AUSTIN, Texas — Barack Obama was 2 years old when Lyndon Baines Johnson sat in the East Room of the White House with Martin Luther King Jr. and signed the Civil Rights Act, putting an end to an America where schools, restaurants and water fountains were divided by race. Half a century later, the first black man to become president is commemorating what’s been accomplished in his lifetime and recommitting the nation to fighting the deep inequalities that remain.
Obama takes the podium on Thursday afternoon on the third and final day of a 50th anniversary summit that’s bringing four living presidents, civil rights leaders and cultural icons to the LBJ Presidential Library in Austin, Texas. The celebration comes as Johnson’s legacy, four decades removed from the end of the Vietnam War, is being revisited, with his prolific domestic achievements serving as a reminder of how little Washington seems to accomplish today.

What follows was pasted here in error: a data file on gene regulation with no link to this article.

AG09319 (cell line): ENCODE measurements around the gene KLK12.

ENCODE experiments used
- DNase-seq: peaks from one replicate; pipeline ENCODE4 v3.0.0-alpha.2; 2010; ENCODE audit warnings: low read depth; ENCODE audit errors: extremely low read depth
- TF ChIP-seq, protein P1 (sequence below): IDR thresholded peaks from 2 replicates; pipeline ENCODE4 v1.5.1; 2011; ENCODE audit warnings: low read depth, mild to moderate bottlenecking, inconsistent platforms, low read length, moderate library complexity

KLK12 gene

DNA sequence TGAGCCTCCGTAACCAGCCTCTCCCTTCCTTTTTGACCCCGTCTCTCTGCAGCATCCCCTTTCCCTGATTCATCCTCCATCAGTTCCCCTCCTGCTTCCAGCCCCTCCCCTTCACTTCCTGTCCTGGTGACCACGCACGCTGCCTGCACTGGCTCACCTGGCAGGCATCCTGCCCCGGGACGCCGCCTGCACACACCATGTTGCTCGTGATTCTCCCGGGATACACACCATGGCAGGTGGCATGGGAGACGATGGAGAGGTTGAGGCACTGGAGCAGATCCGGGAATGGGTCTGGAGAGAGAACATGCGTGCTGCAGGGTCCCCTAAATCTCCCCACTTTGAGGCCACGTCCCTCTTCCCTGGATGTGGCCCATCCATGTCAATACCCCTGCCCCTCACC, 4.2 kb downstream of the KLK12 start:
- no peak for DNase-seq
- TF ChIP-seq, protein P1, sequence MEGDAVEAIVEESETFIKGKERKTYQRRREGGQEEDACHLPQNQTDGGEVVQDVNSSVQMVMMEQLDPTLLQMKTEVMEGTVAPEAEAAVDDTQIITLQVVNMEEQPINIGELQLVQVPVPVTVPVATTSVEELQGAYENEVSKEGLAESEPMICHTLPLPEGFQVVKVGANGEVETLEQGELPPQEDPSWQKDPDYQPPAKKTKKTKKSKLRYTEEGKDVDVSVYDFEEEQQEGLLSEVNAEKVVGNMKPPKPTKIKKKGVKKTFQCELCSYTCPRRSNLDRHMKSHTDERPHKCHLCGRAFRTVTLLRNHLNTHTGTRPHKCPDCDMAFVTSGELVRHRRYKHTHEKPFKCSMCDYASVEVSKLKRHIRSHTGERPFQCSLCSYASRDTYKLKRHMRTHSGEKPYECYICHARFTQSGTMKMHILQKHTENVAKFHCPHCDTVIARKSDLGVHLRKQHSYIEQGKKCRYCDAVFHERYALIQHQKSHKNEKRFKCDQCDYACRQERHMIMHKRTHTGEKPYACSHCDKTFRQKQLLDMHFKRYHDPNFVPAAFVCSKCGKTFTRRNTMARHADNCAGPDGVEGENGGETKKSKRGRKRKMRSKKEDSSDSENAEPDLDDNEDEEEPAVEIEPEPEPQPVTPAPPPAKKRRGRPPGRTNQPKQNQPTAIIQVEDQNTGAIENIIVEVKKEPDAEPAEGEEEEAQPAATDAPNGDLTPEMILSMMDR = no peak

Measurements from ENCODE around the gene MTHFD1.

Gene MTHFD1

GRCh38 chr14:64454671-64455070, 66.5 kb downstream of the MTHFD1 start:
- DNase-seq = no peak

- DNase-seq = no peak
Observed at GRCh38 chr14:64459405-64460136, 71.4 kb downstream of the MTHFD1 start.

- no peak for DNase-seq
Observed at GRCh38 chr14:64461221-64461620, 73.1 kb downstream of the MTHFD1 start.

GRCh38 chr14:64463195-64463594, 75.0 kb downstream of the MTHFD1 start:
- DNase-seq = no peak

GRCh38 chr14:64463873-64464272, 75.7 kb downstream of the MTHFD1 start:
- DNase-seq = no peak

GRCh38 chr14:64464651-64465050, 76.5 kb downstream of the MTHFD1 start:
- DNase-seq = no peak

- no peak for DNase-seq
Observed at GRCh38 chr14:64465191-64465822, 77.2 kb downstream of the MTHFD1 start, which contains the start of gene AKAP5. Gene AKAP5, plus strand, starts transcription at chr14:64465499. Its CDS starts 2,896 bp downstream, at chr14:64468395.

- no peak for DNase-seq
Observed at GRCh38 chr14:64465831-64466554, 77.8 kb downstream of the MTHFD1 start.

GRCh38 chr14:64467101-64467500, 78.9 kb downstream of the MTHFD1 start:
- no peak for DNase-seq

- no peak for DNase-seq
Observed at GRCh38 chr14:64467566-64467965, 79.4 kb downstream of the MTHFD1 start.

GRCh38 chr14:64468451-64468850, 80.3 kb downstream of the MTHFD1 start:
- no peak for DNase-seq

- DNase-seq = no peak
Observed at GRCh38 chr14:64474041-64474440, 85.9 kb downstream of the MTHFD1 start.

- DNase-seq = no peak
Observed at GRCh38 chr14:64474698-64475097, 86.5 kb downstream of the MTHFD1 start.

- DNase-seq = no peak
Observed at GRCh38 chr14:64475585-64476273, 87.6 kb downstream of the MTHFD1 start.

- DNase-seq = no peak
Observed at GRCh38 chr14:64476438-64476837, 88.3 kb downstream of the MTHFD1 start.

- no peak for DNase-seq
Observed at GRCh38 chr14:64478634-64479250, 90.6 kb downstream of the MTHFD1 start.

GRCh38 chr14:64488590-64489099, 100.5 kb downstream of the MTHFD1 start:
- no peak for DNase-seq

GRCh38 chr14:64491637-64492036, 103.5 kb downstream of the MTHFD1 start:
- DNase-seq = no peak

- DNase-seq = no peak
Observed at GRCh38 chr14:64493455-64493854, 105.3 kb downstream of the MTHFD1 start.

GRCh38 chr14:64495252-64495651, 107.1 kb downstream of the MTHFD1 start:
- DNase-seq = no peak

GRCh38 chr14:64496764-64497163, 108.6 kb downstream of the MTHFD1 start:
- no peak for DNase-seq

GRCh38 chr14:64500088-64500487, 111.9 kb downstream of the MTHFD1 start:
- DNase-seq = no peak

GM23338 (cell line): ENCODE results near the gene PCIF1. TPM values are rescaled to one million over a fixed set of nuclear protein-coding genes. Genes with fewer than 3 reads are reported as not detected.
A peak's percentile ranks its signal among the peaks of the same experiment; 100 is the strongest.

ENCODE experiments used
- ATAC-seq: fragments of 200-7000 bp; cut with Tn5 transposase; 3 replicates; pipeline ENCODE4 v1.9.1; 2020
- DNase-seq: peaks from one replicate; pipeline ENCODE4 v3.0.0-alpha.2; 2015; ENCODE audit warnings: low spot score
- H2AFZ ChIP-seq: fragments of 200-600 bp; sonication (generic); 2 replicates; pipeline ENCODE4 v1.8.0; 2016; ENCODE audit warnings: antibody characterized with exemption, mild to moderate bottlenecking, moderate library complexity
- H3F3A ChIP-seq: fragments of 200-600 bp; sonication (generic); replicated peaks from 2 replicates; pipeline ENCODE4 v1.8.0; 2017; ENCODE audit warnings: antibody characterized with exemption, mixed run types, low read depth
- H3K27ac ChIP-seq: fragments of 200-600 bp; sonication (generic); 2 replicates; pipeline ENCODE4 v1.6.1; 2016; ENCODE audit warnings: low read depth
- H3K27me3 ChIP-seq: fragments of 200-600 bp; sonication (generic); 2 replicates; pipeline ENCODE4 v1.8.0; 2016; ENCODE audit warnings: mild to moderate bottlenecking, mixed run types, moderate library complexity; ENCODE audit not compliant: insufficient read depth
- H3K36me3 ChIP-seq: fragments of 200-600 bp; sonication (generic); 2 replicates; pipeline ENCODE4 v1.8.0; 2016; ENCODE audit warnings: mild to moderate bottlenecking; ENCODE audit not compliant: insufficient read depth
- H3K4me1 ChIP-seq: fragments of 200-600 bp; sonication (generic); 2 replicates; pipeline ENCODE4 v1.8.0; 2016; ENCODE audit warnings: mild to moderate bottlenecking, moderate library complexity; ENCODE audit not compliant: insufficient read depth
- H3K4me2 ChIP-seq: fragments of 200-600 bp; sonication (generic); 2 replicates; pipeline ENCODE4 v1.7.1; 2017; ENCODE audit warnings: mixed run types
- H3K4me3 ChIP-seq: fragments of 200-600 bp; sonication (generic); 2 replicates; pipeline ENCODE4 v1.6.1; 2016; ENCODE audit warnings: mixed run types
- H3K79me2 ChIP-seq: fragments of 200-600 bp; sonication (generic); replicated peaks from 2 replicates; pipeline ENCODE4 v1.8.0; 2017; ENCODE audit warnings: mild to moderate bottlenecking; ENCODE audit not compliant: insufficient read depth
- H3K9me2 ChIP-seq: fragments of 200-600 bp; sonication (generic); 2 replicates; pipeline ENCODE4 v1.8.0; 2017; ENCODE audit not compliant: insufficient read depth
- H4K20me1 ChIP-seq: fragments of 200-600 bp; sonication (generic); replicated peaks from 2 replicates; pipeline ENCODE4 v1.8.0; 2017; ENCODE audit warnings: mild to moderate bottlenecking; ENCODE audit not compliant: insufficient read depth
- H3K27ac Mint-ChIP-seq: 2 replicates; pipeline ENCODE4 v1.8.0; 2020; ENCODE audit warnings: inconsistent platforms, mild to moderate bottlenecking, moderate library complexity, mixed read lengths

For Obama, who was criticized by some African-Americans in his first term for doing too little to help minorities, the commemoration dovetails with a focus on inequality and economic opportunity that has become an early hallmark of Obama’s second term with modest success. Democrats have seized on the broader theme as their battle cry for the election year.
Lingering injustices in the U.S. notwithstanding, the significance of Obama’s participation in Thursday’s ceremony isn’t lost on Rep. John Lewis, D-Ga., who withstood violence and arrest during the civil rights marches through Alabama in the mid-1960s.